A second analysis aimed at exploring what performance would be achieved while testing with a different number of cones/mosquitoes. Therefore, we evaluated the performance of 12 scenarios: testing LLIN insecticide efficacy with one, two, three or four cones per LLIN side, against three different outcomes, i.e., the outcome proposed in WHOPES guidelines (≥80% mortality or ≥95% KD), mortality only (≥80%), and KD only (≥95%). Given the lack of a gold standard, the performance of the tests for each scenario were assessed by comparing results against the probability of a net being valid, estimated using a hierarchical Bayesian model fitted to the full set of data for 235 LLINs of diverse ages (new, 6, or 12 months-old), collected from communities in Madagascar, and evaluated using the full WHOPES procedure. We used a resampling approach to test the effect of reducing the number of cones/mosquitoes included in the analysis. Using the full set of nets, we first assessed the validity of each net (expressed as a probability), then for each sub-sample of nets, we compared results between measured outcomes and estimates from the reference (Bayesian) model to derive the test performances of each of the 12 scenarios. The main performance criterion was the precision in the measure of the proportion of valid LLINs, the key indicator for public health decisions. We considered that the measured proportion of valid LLINs should not deviate from the model estimate by more than 5 percentage points (pp) in 95% of the samples. Therefore, an important feature of each scenario is the minimum sample size (number of LLINs) required to ensure that the 95% confidence interval (CI) around the measure of the overall proportion of valid LLINs is included within the interval [estimate from the Bayesian model ±5 pp].
In our dataset, considering the WHOPES criteria (i.e., using four cones per LLIN side; ≥80% mortality or ≥95% KD cutoff), 32.8% of the tested LLIN were considered valid. Considering the mortality and the KD criteria separately, 26.4% and 20.4% respectively of the LLINs were considered valid (Fig. 1).
The preliminary analysis of the trade-off between effort (i.e., the number of mosquitoes used by LLIN) and accuracy (i.e., proportion of nets correctly classified) shows that the “danger zones” in which a single LLIN has a high risk (>10%) of being misclassified are similar for four, three or two cones; these zones are broader when only a single cone is considered (Table 1). The range of this danger zone is more than twice as wide (+102%) when only one cone is used instead of four, but it increases by only 42% if two cones are considered.
Over the 12 scenarios, the average accuracy varied between 88.0% and 97.7%, the average specificity between 89.7% and 98.4%, the average sensitivity between 74.8% and 95.4%, and the average absolute difference between observed and estimated proportion of valid LLINs varied between 0.0 pp and 4.4 pp (Figs 2–4 and Table 2); average refers to the mean throughout the manuscript. The best performances were obtained by scenarios with mortality outcome only while the worst performances were obtained with KD results only.
In scenarios using mortality outcome only, sensitivity was ≥94%, specificity ≥96%, and accuracy ≥95%. These characteristics were much more variable in scenarios using the KD outcome, where the sensitivity varied between 74.8% and 82.7%, and the specificity between 89.7% and 96.3%. Similarly, in scenarios using the mixed outcome the sensitivity varied between 87.6% and 90.6% and specificity varied between 89.9% and 96.3%.
The difference between estimated (model) and observed proportions of valid LLINs was the main indicator from the empirical analysis. Unsurprisingly, these differences were very similar (range: −2.0 pp to 4.4 pp) on average, but their confidence intervals were broader as the number of LLIN tested and the number of cones used decreased (Figs 2–4). Importantly, the minimum samples needed to obtain a precision of ±5 pp in the measure of the proportion of valid LLIN were much higher for one-cone scenarios (range: 80 to >160 LLINs) than for other scenarios, especially those using two or four cones (range: <20 to 80 LLINs). These minimum samples were the lowest with scenarios using the mortality as the unique validity criterion, half of those in corresponding scenarios using combined mortality or KD validity criteria. Three of the scenarios using the mortality as the unique validity criterion (with two, three, and four cones) demonstrated a minimum sample size ≤40 LLINs.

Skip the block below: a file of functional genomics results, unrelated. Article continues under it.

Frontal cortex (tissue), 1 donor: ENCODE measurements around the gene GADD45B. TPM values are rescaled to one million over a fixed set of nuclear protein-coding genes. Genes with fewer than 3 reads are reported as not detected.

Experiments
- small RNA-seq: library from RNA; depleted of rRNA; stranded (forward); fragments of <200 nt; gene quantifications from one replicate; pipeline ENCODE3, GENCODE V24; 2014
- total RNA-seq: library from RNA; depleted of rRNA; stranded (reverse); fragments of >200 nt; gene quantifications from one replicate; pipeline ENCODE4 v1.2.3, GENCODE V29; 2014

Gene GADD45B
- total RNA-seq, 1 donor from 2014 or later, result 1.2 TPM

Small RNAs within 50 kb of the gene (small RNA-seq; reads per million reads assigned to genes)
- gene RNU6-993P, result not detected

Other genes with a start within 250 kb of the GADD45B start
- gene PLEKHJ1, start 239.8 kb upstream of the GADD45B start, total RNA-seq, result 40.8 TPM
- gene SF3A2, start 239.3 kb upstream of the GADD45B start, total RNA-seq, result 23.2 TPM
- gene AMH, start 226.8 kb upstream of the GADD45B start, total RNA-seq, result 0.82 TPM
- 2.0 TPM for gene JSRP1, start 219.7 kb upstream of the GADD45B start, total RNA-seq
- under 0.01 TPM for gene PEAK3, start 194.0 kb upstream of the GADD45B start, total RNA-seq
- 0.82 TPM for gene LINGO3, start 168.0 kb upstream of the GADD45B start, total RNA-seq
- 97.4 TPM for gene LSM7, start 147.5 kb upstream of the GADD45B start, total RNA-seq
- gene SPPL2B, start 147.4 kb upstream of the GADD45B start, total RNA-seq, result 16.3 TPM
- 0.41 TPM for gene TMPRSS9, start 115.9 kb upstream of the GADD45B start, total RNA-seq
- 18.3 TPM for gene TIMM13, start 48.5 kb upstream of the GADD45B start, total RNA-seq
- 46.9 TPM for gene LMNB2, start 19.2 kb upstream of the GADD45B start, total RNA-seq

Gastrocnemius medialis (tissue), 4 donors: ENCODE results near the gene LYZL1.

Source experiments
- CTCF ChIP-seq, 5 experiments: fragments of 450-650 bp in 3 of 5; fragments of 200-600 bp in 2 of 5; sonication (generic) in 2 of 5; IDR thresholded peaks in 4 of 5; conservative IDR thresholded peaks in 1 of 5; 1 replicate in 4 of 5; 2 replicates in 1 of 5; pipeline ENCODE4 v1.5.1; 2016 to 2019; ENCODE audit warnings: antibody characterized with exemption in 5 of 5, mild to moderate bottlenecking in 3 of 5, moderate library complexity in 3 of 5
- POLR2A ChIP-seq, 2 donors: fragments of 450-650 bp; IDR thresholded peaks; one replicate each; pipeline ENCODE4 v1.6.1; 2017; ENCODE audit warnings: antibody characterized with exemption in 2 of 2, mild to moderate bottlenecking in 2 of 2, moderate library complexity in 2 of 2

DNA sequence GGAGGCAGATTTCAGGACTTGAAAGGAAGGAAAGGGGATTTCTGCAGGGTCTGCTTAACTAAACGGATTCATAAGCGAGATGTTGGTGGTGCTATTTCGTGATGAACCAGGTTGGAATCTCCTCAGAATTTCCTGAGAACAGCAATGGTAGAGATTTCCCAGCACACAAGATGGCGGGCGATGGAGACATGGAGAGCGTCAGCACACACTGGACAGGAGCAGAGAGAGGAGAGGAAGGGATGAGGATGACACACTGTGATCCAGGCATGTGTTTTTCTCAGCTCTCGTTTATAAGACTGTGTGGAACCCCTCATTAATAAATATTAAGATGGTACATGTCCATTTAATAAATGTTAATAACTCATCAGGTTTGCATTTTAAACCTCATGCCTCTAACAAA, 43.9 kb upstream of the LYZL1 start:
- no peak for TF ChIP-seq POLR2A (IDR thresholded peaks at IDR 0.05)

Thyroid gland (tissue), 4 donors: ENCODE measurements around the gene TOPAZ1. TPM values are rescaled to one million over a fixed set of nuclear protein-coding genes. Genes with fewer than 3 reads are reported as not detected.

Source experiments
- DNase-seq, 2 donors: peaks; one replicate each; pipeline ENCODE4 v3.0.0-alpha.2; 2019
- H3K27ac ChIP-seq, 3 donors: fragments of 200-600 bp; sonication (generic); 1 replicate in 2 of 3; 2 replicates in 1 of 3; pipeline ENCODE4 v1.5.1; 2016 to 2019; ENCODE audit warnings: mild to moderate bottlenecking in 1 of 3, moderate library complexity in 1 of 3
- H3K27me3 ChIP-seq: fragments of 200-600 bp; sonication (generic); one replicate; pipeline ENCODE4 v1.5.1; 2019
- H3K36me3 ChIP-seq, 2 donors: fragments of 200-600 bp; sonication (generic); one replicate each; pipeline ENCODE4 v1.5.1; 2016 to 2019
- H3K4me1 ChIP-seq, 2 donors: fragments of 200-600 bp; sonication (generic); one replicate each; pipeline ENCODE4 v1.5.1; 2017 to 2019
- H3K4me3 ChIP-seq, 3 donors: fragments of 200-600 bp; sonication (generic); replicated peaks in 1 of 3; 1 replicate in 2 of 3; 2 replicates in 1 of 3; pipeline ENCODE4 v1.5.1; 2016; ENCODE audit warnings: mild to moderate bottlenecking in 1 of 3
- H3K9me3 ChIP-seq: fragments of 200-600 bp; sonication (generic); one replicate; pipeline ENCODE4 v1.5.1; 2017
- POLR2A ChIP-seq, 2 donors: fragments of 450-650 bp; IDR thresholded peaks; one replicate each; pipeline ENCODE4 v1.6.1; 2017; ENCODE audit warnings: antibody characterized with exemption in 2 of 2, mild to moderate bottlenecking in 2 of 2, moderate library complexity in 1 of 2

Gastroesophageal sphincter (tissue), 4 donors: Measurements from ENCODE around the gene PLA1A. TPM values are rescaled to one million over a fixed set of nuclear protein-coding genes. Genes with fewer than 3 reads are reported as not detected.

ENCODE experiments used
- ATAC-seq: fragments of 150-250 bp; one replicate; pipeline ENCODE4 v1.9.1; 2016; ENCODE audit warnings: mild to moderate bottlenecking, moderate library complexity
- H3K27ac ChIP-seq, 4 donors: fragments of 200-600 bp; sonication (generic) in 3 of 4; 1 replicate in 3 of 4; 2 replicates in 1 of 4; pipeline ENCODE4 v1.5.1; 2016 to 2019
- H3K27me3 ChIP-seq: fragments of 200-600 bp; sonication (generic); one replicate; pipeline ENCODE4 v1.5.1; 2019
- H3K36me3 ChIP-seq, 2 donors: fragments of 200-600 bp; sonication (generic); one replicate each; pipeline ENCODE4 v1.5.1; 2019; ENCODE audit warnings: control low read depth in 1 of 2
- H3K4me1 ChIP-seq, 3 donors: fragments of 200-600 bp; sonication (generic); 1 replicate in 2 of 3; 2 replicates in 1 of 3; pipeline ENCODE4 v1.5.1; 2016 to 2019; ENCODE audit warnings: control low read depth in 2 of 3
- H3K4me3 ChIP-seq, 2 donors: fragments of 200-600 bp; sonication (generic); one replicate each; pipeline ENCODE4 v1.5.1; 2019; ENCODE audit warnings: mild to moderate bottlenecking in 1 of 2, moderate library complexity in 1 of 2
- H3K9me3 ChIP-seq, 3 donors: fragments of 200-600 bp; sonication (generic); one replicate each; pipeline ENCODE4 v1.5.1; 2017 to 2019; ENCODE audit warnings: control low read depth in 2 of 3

The difference between the proportion of LLINs defined as valid based on testing two cones per side of LLIN and the proportion calculated by the Bayesian model was <1 pp on average, for the three outcomes considered, and the minimum samples to achieve a precision of ±5 pp were ≤80 LLINs. With a sample size of 40 LLINs, and considering the mortality only, the 95% CI of the error in the measure of the proportion of valid LLIN was [−2.95; 4.07]. This interval is narrower than the 95% CI of the error in the measure of the proportion of valid LLINs obtained with the same sample size, but considering mortality and KD, as recommended by WHOPES, which was [−4.01,3.69] (Annex 2).
The results showed that using only two cones per side of LLIN instead of four, and considering mortality only instead of mortality or KD as validity criteria, the mean error in the measure of the proportion of nets considered as valid was less than 0.5 pp, and when testing at least 40 LLINs, it is very unlikely that this indicator deviates more than 5 pp from its expected value (i.e., its 95% CI is below ±5 pp). This precision is very similar to, and even slightly better than, what is achieved when applying WHOPES criteria (mortality or KD) on the same sample size. Halving the numbers of cones per each LLIN side for the evaluation of the bio-efficacy of LLINs is thus possible and induces insignificant bias in comparison with the estimated and observed four-cone results. The error in the main estimate would almost never exceed 5 pp, which is acceptable for decision in public health since one can consider the bio-efficacy of LLINs either as preserved (e.g., >80% valid), reduced (e.g., 61–80%), seriously affected (e.g., 31–60%), or insufficient (e.g., ≤30%) according to the mortality rate. In fact, the proportion of valid LLINs is the only indicator that will subsequently be used for public health decision.